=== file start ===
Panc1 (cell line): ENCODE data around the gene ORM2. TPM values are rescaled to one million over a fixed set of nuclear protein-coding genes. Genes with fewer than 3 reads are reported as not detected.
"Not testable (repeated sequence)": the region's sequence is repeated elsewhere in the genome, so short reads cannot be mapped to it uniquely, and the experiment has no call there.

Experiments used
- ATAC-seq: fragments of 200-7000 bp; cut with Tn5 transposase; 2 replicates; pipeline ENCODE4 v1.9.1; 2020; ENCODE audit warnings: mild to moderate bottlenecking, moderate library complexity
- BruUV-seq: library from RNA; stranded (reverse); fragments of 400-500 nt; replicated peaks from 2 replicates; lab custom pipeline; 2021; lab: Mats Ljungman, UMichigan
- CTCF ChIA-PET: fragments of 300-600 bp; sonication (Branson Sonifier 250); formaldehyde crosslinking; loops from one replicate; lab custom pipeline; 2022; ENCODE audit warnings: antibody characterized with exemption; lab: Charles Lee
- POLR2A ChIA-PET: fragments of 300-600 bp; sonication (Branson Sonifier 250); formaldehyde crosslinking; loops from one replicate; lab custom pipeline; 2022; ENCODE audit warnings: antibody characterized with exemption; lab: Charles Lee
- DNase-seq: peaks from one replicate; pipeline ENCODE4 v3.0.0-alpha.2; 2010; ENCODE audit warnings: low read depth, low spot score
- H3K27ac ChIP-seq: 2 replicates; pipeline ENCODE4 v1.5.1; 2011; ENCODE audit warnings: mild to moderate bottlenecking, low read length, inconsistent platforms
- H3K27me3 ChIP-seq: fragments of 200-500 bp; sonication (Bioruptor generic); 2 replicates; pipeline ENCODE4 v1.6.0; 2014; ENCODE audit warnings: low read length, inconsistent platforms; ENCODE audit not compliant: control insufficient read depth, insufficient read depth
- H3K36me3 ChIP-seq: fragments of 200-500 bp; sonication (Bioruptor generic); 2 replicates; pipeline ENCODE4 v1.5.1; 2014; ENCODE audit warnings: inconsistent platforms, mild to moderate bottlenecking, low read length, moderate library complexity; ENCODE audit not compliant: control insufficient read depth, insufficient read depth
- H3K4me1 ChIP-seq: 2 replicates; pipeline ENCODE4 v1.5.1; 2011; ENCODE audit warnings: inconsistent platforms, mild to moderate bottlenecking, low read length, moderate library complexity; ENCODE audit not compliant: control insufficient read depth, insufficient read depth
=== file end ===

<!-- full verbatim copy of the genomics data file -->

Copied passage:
Panc1 (cell line): ENCODE data around the gene ORM2. TPM values are rescaled to one million over a fixed set of nuclear protein-coding genes. Genes with fewer than 3 reads are reported as not detected.
"Not testable (repeated sequence)": the region's sequence is repeated elsewhere in the genome, so short reads cannot be mapped to it uniquely, and the experiment has no call there.

Experiments used
- ATAC-seq: fragments of 200-7000 bp; cut with Tn5 transposase; 2 replicates; pipeline ENCODE4 v1.9.1; 2020; ENCODE audit warnings: mild to moderate bottlenecking, moderate library complexity
- BruUV-seq: library from RNA; stranded (reverse); fragments of 400-500 nt; replicated peaks from 2 replicates; lab custom pipeline; 2021; lab: Mats Ljungman, UMichigan
- CTCF ChIA-PET: fragments of 300-600 bp; sonication (Branson Sonifier 250); formaldehyde crosslinking; loops from one replicate; lab custom pipeline; 2022; ENCODE audit warnings: antibody characterized with exemption; lab: Charles Lee
- POLR2A ChIA-PET: fragments of 300-600 bp; sonication (Branson Sonifier 250); formaldehyde crosslinking; loops from one replicate; lab custom pipeline; 2022; ENCODE audit warnings: antibody characterized with exemption; lab: Charles Lee
- DNase-seq: peaks from one replicate; pipeline ENCODE4 v3.0.0-alpha.2; 2010; ENCODE audit warnings: low read depth, low spot score
- H3K27ac ChIP-seq: 2 replicates; pipeline ENCODE4 v1.5.1; 2011; ENCODE audit warnings: mild to moderate bottlenecking, low read length, inconsistent platforms
- H3K27me3 ChIP-seq: fragments of 200-500 bp; sonication (Bioruptor generic); 2 replicates; pipeline ENCODE4 v1.6.0; 2014; ENCODE audit warnings: low read length, inconsistent platforms; ENCODE audit not compliant: control insufficient read depth, insufficient read depth
- H3K36me3 ChIP-seq: fragments of 200-500 bp; sonication (Bioruptor generic); 2 replicates; pipeline ENCODE4 v1.5.1; 2014; ENCODE audit warnings: inconsistent platforms, mild to moderate bottlenecking, low read length, moderate library complexity; ENCODE audit not compliant: control insufficient read depth, insufficient read depth
- H3K4me1 ChIP-seq: 2 replicates; pipeline ENCODE4 v1.5.1; 2011; ENCODE audit warnings: inconsistent platforms, mild to moderate bottlenecking, low read length, moderate library complexity; ENCODE audit not compliant: control insufficient read depth, insufficient read depth